Vice Chancellor Dr Michael Spence said current estimates predict that the University is facing a shortfall of more than $200 million as part of our $2.8 billion budget and is introducing the temporary savings measures effective immediately.
“We’ve always made responsible financial planning a priority and have a range of strategies in place to allow us to respond to a number of different financial scenarios, including this current one,” the Vice Chancellor said.
“Our focus remains on the health and welfare of all our students and staff, both on campus and overseas, and in ensuring our world leading research and teaching can continue.
“We know these measures will create some challenges, but they are aimed at ensuring we can continue to contain the financial impact of this ongoing global health crisis.”
The Vice Chancellor said the temporary measures, which are drawn from the University’s longstanding financial risk mitigation plan, include a pause on:
The implementation of these measures on top of our already prudent budgeting means that as an institution we are as prepared as we can be to protect our operations from any ongoing risks.
“We will continue to support our students in China and facilitate their ongoing study with us until they are able to join us on campus.”
The Vice Chancellor said the support to those students was especially important in light of modelling previously commissioned by the University which showed the impact of COVID-19 would be felt far beyond the higher education sector and could cause a significant shock to the economy and to jobs throughout the state.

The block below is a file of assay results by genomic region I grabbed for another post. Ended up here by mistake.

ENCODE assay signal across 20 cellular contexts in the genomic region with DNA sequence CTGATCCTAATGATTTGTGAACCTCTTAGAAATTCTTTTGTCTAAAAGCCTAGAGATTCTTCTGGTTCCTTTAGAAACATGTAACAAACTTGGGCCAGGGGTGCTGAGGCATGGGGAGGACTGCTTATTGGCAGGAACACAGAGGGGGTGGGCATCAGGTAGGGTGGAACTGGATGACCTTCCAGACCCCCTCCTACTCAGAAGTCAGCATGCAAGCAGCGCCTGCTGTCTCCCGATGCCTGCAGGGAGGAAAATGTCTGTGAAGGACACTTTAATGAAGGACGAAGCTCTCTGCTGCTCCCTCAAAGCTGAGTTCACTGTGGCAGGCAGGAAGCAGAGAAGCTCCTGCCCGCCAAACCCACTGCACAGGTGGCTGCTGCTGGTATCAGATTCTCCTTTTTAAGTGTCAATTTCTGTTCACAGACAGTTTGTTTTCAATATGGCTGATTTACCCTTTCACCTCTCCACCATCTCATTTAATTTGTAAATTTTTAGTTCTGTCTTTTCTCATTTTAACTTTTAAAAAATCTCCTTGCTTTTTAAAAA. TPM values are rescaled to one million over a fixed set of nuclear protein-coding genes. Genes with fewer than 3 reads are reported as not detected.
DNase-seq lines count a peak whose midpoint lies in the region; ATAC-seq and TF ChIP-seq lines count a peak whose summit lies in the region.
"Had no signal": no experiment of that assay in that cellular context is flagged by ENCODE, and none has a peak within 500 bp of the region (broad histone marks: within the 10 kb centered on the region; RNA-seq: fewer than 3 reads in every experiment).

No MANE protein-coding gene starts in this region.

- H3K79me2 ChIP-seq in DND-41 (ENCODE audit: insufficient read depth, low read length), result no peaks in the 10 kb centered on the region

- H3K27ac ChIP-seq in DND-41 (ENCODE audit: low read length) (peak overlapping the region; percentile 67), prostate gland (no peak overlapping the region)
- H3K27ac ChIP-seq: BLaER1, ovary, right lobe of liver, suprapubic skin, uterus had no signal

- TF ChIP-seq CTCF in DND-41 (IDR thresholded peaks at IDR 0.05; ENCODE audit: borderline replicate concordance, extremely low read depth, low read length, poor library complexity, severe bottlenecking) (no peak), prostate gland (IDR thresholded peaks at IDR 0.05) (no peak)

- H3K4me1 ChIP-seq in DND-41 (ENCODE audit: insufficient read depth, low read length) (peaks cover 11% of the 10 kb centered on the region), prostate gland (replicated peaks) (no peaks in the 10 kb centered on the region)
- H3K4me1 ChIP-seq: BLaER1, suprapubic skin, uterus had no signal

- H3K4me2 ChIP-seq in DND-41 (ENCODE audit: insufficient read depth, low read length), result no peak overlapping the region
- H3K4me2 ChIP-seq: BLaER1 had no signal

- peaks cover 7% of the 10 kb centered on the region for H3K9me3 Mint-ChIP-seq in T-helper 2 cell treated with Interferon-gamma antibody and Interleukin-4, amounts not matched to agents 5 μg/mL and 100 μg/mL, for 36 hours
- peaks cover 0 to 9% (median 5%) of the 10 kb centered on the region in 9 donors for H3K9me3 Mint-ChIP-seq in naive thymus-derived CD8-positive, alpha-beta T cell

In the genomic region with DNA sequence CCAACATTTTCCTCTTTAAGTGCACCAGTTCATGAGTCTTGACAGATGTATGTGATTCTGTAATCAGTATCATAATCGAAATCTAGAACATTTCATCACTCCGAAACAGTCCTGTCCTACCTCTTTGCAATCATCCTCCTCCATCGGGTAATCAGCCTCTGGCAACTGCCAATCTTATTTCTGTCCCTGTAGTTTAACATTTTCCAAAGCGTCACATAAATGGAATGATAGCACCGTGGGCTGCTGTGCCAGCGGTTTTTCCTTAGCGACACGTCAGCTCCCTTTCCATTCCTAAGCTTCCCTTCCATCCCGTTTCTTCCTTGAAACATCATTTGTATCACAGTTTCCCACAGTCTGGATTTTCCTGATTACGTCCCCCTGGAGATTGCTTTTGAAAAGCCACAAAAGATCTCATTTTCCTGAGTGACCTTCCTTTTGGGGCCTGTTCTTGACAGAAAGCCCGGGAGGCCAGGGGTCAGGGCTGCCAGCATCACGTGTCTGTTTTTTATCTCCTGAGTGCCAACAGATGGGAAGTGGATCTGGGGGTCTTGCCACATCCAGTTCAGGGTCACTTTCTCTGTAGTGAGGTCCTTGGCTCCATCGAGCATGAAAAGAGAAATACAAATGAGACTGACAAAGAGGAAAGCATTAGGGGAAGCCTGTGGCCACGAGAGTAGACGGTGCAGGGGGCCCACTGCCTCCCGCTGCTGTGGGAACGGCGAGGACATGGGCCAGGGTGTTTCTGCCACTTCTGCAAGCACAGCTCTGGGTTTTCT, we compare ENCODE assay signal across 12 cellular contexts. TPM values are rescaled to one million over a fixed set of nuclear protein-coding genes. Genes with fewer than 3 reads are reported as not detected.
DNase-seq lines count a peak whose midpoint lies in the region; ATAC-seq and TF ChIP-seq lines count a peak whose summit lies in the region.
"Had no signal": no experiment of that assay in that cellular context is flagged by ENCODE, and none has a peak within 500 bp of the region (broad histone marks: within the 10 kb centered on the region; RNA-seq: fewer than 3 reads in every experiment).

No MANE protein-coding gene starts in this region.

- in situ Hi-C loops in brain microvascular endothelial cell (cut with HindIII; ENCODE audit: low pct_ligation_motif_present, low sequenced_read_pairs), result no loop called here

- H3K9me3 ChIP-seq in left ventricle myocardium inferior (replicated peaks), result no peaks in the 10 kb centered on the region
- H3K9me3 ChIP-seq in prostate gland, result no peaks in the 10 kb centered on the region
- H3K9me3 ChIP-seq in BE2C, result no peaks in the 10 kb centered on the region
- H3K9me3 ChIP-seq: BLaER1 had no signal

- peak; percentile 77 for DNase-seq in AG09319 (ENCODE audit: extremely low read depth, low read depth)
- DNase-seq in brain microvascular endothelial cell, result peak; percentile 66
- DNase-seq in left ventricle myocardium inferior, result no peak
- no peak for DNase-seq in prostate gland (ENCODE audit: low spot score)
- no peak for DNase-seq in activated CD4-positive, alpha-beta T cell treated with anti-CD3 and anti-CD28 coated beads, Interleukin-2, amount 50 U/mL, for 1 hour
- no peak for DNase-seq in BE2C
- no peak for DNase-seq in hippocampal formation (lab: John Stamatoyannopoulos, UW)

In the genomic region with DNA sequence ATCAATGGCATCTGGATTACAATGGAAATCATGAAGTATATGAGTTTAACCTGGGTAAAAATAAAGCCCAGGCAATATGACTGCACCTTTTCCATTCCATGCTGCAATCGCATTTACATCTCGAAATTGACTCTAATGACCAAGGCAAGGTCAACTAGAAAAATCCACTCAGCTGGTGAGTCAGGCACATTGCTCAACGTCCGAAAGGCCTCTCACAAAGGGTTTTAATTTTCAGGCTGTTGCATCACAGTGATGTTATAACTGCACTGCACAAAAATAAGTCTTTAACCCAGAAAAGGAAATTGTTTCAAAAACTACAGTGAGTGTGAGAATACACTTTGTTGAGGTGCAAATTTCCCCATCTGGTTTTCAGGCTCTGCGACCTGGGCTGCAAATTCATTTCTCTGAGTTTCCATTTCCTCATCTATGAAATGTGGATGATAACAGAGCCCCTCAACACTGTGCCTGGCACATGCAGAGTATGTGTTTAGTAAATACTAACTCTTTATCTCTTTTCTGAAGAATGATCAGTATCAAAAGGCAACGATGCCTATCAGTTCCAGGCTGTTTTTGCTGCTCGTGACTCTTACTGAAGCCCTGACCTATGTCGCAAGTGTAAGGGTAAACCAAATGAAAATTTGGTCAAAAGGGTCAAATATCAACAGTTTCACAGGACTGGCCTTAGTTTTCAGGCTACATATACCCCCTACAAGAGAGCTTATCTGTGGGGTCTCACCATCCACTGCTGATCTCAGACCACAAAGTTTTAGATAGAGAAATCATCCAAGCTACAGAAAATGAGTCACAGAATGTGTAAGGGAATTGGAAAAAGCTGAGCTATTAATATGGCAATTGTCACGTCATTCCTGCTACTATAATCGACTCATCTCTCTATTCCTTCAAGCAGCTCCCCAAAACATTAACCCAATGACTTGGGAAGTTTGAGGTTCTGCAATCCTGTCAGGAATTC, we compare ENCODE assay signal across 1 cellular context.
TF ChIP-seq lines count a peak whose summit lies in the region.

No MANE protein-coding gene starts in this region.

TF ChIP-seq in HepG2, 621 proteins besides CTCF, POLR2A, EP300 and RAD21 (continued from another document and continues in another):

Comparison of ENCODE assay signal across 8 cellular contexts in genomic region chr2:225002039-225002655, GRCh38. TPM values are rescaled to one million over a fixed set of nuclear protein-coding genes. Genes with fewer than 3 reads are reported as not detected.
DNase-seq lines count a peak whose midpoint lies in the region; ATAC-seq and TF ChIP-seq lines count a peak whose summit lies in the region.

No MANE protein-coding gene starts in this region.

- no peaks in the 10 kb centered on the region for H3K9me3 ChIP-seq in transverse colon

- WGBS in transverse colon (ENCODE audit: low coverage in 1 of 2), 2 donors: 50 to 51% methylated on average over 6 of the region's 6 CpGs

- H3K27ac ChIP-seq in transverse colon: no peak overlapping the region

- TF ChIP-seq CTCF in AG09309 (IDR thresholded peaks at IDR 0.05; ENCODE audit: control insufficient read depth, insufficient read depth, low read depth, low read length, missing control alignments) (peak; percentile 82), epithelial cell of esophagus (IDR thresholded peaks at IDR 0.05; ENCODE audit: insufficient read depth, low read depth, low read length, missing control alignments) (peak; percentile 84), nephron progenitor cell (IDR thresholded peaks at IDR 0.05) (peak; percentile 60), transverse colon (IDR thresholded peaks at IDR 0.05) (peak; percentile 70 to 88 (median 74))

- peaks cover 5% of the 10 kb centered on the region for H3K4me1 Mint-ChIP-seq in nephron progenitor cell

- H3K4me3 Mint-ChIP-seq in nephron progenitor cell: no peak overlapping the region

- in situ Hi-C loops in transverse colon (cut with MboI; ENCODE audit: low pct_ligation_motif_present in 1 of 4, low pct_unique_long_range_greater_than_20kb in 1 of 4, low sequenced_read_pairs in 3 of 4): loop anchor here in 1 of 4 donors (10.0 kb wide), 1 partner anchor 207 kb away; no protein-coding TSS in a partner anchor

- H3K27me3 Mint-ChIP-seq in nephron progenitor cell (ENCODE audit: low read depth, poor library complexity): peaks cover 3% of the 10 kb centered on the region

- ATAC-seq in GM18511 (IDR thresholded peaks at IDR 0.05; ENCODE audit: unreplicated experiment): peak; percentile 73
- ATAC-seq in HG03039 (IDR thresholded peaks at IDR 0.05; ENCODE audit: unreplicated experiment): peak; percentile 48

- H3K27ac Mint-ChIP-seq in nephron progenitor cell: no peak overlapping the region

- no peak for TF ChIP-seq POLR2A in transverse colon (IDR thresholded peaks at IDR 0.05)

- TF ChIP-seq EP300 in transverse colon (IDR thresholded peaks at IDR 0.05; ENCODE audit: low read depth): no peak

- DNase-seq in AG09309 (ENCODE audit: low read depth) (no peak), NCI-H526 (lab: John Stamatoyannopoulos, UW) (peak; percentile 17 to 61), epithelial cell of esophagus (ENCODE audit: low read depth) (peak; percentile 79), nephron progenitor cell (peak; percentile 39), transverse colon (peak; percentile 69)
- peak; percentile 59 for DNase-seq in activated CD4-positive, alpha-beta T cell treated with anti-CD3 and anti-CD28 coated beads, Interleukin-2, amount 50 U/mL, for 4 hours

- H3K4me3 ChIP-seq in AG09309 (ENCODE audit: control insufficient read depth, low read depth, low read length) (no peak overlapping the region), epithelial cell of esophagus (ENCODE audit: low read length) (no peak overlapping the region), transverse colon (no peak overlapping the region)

Two scenarios were modelled based on whether 8700 affected international students would have to defer one semester (Scenario 1) or 15,000 affected international students deferred the whole year (Scenario 2):
The top four affected sectors would be:
Under both scenarios, most of this impact would occur in 2020 with flow-on impacts through to 2026. It’s important to note that these estimates only cover international students from China studying at the University of Sydney and do not include students from other NSW education providers.
“This modelling makes clear that the benefits international students bring when they choose to study in Sydney go far beyond the university sector. For the state more broadly, for retailers, hospitality workers and tradespeople, international students are helping to keep the NSW economy turning,” the Vice Chancellor said.
“For decades, Australian universities have experienced significant reductions in the value of Commonwealth funding for research and teaching under both Labor and Coalition Governments. Despite this well-known financial predicament, our universities have continued to achieve ground-breaking research, provide world leading education and created a major export industry with many ongoing social and economic benefits for the nation.
“That’s why it’s so important that we have a whole of Government approach to ensure Sydney continues to remain a destination of choice for those seeking a world leading international education, especially once this crisis is over.
“As always, the health and safety of our staff and students, whether here on campus or overseas, remains our highest priority and we will continue to follow NSW Health advice. As part of that we’ve stepped up the frequency of cleaning across campus; put up signage regarding hygiene practices and installed a large number of hand sanitiser units.”